lidocaine


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lidocaine

 [li´do-kān]
an anesthetic with sedative, analgesic, and cardiac depressant properties, applied topically in the form of the base or hydrochloride salt as a local anesthetic; also used in the latter form to treat cardiac arrhythmias and to produce infiltration anesthesia and various nerve blocks.

lidocaine

/li·do·caine/ (li´do-kān) an anesthetic with sedative, analgesic, and cardiac depressant properties, applied topically in the form of the base or hydrochloride salt as a local anesthetic; also used in the latter form as a cardiac antiarrhythmic and to produce infiltration anesthesia and various nerve blocks.

lidocaine

(lī′də-kān′)
n.
A synthetic amide, C14H22N2O, used chiefly in the form of its hydrochloride as a local anesthetic and antiarrhythmic agent.

lidocaine

Ambulatory surgery An anesthetic used for topical and dental anesthesia, cardiac arrhythmias

lidocaine

LIGNOCAINE or Xylocaine. The drug is on the WHO official list.

lidocaine

a local anesthetic used as a cardiac antiarrhythmic and to produce infiltration anesthesia and epidural and peripheral nerve blocks. Called also lignocaine.
References in periodicals archive ?
Wilhelmi and his colleagues performed a randomized, double-blind trial comparing lidocaine with epinephrine (31 patients) and lidocaine (29 patients) in patients with traumatic injuries or elective procedures (Plast.
During a double-blind phase of the study, patients randomized to apply 4% aqueous lidocaine had less intercourse pain than those who applied saline (median pain scores of 1.
The question of safety is relevant in the case of the Bier block, especially with regard to use of the pneumatic pressure tourniquet, and the use of high dose lidocaine (1.
The unique study compares electrocardiographic changes in a sedated cardiac patient exposed to oral operation under local anesthesia with lidocaine alone, epinephrine-combined lidocaine and prilocaine with octapressin in the same patient.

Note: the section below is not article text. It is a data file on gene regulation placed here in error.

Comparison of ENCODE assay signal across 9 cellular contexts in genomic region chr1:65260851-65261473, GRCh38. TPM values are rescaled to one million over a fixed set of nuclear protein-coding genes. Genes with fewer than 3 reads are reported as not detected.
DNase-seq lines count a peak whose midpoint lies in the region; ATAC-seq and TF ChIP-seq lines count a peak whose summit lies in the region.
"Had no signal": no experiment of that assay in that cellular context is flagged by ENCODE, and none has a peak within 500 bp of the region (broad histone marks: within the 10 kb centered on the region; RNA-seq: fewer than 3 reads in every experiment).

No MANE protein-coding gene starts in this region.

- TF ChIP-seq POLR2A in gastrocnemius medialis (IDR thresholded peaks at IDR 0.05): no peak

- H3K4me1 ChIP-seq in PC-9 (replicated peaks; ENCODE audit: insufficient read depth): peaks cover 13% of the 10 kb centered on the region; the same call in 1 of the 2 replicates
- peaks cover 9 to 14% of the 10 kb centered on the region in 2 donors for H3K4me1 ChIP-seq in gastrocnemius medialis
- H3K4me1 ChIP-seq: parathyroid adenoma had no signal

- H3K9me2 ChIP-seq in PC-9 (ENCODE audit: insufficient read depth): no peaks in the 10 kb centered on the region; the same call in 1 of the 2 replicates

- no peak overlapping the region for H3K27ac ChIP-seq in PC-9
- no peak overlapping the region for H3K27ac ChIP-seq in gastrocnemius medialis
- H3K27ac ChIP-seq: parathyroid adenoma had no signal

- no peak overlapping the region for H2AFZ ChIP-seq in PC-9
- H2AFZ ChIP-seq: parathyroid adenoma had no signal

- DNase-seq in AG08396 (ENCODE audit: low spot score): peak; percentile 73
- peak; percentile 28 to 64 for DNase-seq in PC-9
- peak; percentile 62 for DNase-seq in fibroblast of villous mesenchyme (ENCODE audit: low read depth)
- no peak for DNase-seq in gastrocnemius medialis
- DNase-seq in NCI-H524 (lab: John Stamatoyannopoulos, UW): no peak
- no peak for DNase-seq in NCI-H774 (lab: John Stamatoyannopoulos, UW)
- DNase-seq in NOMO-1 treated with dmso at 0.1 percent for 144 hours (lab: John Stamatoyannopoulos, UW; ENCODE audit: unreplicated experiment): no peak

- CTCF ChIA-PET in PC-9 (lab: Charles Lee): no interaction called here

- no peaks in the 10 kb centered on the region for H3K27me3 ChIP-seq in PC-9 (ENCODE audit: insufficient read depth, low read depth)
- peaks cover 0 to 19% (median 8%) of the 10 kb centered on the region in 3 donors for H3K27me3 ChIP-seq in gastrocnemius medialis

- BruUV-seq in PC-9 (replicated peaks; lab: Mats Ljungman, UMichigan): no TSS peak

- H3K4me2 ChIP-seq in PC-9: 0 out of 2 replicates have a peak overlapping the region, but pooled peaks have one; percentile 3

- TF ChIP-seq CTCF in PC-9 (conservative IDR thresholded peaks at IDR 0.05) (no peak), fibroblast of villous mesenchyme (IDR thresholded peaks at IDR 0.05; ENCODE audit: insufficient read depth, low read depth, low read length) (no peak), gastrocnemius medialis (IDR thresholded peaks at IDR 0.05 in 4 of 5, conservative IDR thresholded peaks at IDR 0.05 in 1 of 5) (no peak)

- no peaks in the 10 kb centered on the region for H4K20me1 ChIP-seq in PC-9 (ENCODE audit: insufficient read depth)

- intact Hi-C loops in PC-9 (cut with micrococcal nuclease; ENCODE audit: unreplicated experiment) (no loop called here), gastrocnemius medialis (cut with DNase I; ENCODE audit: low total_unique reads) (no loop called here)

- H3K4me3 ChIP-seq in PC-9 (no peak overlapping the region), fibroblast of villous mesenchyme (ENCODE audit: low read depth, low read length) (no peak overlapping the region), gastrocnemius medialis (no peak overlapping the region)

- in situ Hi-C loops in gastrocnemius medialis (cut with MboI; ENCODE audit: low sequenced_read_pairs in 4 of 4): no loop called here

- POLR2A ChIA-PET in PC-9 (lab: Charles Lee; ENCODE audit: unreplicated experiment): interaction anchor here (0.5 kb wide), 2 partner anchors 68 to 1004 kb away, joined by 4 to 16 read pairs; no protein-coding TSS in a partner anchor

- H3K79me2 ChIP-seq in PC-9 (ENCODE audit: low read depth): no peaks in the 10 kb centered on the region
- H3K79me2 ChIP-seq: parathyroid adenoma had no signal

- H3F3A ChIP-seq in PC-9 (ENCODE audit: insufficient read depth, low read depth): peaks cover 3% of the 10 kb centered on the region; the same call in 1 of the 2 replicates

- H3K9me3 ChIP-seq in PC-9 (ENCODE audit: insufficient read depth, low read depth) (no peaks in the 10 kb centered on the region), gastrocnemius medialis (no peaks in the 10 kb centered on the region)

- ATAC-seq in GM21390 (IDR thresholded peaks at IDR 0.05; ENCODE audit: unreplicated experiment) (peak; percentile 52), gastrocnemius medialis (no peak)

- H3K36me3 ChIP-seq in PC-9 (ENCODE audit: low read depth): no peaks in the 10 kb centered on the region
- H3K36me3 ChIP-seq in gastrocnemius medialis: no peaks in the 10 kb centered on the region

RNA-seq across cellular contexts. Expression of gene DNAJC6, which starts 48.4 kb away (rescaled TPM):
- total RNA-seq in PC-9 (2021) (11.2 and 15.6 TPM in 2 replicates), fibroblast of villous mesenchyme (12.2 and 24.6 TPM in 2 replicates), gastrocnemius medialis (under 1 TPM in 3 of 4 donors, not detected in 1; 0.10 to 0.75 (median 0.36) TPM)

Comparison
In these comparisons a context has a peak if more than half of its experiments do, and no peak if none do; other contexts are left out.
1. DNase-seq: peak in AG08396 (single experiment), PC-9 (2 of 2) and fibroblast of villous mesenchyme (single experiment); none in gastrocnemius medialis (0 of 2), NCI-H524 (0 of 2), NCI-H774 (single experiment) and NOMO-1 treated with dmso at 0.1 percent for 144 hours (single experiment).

About a decade ago, some urologists started to prescribe EMLA, a prescription topical anesthetic that achieves a eutectic formula, and somewhat better absorption, with the combination of lidocaine and prilocaine," said Dr.
1989; Ram and Amir, 2006], and is comparable to lidocaine in this respect [Malamed et al.
The researchers concluded that in the treatment of lumbar spinal stenosis, epidural injection of glucocorticoids plus lidocaine offered minimal or no short-term benefit compared with epidural injection of lidocaine alone.
That is one of the benefits of lidocaine plasters: its topical administration is associated with low systemic side effects," he said.
Sodium alginate (alginic acid sodium salt, from brown algae, BCBC6747 BioChemika), chitosan (chitosan from crab shells, WE453770/1, BioChemika), and lidocaine hydrochloride (monohydrate, [greater than or equal to] 99%, Cat.
Michael Flanagan argued the results would reveal the accuracy of a theory by a prosecution expert who testified that Murray left Jackson's bedside while the singer was on an IV drip of propofol and the painkiller lidocaine.
Al Suwaidi argued: "The forensic doctor who carried out the autopsy confirmed that there was Lidocaine toxicity in the children's bodies.
The drug is being liberally laced with pain relievers benzocaine and lidocaine, according to the Forensic Science Service.